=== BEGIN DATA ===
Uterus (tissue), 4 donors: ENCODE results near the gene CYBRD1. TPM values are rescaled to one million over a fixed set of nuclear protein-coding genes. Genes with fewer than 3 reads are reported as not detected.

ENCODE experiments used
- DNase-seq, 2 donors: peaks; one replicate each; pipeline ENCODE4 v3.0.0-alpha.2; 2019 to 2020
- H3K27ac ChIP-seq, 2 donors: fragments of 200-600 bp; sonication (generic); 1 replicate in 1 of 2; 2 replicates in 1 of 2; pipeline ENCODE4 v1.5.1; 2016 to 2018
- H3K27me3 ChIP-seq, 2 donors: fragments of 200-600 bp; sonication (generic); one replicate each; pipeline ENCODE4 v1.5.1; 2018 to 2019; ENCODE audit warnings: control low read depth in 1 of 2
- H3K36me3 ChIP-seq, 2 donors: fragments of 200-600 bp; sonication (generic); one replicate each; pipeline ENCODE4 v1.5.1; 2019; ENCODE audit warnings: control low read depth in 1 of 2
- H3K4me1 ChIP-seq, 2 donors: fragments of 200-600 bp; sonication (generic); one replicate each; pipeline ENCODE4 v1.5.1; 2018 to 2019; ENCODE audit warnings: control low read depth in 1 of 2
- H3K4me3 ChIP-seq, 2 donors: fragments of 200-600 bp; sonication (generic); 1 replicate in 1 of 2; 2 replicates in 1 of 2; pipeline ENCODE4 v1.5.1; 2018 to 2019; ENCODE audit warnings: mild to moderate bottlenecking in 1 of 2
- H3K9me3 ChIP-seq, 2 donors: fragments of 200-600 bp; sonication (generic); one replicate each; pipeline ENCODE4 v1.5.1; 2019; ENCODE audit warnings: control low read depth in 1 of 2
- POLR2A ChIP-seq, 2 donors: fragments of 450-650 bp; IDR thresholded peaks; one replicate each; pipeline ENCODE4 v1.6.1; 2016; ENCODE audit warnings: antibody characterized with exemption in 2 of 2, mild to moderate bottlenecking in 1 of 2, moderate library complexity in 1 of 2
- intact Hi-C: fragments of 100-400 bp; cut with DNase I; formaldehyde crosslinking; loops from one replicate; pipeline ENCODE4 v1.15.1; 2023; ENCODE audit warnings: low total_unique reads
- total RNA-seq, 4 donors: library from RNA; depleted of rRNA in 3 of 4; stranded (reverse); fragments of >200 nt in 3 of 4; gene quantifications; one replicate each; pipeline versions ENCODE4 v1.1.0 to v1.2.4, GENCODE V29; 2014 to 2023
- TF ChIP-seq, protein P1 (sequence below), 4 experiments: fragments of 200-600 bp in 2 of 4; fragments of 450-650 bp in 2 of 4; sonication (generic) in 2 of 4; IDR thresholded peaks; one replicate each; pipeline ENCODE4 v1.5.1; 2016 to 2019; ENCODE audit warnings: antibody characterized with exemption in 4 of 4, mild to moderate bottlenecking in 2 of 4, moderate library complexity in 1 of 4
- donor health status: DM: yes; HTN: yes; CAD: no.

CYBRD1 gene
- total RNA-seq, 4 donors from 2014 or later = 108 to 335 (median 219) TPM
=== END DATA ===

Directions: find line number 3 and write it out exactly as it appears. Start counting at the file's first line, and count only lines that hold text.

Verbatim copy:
- DNase-seq, 2 donors: peaks; one replicate each; pipeline ENCODE4 v3.0.0-alpha.2; 2019 to 2020